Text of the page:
Trim off the coarse outside stalks, leaving about an inch of the root stalk; then cut the whole stalk into quarters or sixths from the bottom up, and throw into ice water until well crisped. If there should be dirt between the stalks it will be necessary to cut them off and brush each one separately with a vegetable brush. Throw the tender inside stalks into water to be served raw, and reserve the outside ones for cooking.
It is said that wilted celery may be restored to crispness by dipping into hot water or laying a few minutes in warm water, then plunging into ice water.
Cut tender stalks of celery (not those that are fit for flavoring only) into half-inch lengths, by handfuls on board with large knife. Put into boiling salted water and boil 30-35 m., or until just tender. Drain (there should not be much water left), pour cream or sauce over, let stand over hot water 10-20 m. Serve by itself or on toast. Sauce 16, plain, with a few drops of lemon juice in it, or made with half water in which the celery was cooked, or 34, 57 or 31 (when using 31, of course it should not stand over hot water) are all enjoyable with it.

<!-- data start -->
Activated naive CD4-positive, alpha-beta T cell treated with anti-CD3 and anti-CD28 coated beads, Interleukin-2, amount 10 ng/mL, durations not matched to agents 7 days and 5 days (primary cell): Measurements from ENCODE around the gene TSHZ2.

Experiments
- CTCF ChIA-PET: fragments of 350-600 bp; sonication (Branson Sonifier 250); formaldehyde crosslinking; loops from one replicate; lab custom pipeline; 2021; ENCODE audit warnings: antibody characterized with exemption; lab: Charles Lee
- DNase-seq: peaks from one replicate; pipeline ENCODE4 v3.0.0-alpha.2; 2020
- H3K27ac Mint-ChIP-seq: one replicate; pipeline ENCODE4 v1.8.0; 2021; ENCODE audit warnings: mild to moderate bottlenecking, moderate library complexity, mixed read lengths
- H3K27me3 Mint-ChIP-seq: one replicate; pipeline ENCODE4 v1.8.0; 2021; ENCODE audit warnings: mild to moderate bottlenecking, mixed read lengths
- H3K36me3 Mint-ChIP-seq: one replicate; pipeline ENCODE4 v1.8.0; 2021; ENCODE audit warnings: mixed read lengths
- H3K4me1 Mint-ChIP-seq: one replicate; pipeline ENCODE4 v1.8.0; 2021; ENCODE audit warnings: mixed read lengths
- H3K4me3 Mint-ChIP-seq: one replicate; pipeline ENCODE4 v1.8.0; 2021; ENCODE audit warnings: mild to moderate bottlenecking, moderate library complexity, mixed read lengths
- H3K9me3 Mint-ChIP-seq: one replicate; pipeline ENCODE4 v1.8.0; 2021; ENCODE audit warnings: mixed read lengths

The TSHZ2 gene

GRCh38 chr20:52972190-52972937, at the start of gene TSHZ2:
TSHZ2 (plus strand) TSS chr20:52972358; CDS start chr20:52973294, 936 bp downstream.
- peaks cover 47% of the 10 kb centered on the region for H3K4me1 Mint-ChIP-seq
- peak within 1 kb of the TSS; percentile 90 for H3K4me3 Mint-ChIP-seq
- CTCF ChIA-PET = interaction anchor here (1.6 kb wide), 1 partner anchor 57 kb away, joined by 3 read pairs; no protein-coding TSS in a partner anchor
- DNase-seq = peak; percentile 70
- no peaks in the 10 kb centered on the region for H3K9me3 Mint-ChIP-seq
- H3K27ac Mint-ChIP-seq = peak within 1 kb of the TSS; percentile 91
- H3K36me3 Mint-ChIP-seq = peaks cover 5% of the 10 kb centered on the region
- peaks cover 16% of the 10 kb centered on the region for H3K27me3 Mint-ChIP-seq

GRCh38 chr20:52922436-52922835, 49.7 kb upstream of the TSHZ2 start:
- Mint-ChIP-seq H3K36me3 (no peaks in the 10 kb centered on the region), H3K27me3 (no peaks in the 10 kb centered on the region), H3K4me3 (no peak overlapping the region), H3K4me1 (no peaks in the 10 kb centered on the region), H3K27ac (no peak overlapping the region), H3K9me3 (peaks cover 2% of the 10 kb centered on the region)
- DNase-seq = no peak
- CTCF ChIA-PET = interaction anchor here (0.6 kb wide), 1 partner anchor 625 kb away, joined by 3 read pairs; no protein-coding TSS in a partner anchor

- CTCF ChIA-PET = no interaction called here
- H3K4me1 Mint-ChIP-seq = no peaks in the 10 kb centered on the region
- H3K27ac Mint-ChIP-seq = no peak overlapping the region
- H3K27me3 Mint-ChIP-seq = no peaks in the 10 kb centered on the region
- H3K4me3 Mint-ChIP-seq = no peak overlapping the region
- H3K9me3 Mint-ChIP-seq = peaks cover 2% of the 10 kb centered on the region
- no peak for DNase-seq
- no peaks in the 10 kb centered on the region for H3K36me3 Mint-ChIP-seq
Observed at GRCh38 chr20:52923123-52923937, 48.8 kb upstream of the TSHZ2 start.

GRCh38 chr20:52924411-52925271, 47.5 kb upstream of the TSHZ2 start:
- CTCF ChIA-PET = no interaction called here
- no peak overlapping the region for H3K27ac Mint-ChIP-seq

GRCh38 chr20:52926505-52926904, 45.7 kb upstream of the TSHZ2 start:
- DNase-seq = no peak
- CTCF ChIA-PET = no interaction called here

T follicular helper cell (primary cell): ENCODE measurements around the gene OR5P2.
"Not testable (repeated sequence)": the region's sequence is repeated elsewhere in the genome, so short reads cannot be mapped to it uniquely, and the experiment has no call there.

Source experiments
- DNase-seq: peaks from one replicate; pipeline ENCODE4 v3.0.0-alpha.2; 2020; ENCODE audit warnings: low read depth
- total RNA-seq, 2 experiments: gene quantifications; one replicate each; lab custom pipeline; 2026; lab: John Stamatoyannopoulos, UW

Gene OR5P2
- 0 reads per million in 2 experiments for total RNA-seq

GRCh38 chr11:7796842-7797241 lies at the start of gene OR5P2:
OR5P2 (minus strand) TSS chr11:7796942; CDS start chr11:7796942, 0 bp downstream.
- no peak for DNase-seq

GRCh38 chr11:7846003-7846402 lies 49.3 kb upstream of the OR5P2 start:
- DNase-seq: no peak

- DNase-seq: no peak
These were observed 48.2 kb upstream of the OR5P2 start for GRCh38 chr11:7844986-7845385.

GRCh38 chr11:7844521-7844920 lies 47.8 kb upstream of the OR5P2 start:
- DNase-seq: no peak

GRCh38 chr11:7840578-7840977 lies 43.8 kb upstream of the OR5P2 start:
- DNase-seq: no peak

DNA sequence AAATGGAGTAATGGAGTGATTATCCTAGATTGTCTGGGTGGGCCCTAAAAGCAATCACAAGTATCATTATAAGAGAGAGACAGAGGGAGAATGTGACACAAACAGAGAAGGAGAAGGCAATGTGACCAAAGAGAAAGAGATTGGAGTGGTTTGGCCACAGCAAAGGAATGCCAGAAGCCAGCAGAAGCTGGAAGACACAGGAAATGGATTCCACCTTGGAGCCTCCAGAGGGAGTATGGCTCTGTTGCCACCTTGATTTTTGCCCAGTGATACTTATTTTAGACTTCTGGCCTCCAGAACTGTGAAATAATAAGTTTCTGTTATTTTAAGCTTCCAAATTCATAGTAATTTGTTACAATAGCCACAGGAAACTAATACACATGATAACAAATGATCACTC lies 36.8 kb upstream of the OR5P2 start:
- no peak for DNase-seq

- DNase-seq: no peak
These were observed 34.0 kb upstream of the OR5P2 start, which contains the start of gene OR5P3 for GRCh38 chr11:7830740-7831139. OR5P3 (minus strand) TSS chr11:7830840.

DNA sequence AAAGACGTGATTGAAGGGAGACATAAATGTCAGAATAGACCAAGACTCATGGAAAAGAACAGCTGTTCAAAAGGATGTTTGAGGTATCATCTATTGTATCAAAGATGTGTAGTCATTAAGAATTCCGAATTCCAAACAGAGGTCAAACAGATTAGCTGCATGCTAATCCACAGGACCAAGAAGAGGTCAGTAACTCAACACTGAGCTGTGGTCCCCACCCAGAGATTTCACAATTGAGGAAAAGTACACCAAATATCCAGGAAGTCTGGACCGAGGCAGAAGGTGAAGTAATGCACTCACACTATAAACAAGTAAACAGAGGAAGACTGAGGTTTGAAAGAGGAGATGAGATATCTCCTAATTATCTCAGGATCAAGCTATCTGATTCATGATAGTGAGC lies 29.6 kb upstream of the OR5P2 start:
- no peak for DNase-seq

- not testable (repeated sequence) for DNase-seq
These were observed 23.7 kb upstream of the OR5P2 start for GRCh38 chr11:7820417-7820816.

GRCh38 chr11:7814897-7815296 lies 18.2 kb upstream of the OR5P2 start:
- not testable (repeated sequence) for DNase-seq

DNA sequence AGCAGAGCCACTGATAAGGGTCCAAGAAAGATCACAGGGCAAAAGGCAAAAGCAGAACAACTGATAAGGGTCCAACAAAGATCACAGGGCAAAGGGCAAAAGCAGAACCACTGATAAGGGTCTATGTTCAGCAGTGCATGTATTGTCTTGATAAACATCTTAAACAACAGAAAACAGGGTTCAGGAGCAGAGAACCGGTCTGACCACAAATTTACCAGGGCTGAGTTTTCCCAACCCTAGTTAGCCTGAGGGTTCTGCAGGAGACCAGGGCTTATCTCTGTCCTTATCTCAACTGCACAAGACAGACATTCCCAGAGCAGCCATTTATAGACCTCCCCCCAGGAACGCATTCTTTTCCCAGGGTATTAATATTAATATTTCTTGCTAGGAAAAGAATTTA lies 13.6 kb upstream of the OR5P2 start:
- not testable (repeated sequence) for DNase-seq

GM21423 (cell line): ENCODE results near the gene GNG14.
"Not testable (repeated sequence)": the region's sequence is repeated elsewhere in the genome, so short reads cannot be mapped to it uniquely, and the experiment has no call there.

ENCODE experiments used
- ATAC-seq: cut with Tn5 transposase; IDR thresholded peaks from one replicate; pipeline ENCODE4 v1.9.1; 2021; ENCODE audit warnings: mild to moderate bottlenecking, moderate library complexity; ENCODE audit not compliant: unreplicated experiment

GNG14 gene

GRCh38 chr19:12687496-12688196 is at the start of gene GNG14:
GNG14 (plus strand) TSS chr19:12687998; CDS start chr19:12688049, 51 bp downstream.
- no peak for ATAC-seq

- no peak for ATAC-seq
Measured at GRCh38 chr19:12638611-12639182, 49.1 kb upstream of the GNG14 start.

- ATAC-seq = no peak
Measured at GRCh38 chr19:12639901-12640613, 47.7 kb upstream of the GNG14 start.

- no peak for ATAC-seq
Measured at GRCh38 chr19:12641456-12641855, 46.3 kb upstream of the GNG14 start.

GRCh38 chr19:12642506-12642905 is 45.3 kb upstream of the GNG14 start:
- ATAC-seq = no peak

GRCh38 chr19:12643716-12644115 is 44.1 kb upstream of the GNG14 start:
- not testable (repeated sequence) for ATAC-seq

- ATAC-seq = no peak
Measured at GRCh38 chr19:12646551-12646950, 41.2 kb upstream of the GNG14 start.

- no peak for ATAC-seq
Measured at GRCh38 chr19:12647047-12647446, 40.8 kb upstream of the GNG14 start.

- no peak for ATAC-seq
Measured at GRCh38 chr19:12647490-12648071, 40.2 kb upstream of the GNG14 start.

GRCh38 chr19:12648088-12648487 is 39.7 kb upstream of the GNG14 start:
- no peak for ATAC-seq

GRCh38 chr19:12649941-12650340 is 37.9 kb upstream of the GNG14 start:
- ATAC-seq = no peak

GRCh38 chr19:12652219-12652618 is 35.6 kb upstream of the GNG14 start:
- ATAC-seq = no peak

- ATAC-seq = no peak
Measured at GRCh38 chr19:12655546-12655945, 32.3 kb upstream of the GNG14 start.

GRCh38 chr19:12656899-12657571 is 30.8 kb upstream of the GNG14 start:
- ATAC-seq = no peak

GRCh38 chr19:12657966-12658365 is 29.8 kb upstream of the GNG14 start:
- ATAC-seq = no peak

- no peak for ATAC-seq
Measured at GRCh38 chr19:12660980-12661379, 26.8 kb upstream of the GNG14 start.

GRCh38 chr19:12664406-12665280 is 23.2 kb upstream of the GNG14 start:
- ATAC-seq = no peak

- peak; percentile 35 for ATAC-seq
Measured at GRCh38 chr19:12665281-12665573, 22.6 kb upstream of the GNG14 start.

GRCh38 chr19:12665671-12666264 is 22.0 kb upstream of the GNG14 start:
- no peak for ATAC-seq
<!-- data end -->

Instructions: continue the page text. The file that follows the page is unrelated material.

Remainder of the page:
Stew celery as above in just enough water to cook, for 25 m. and have very little water, if any, remaining; then add enough strained or unstrained stewed tomato to nearly cover, and simmer until celery is tender and tomato cooked away a little. The combination of the flavors of celery and tomato is unusually fine. The addition just before serving of a little heavy cream makes the dish still more delicious.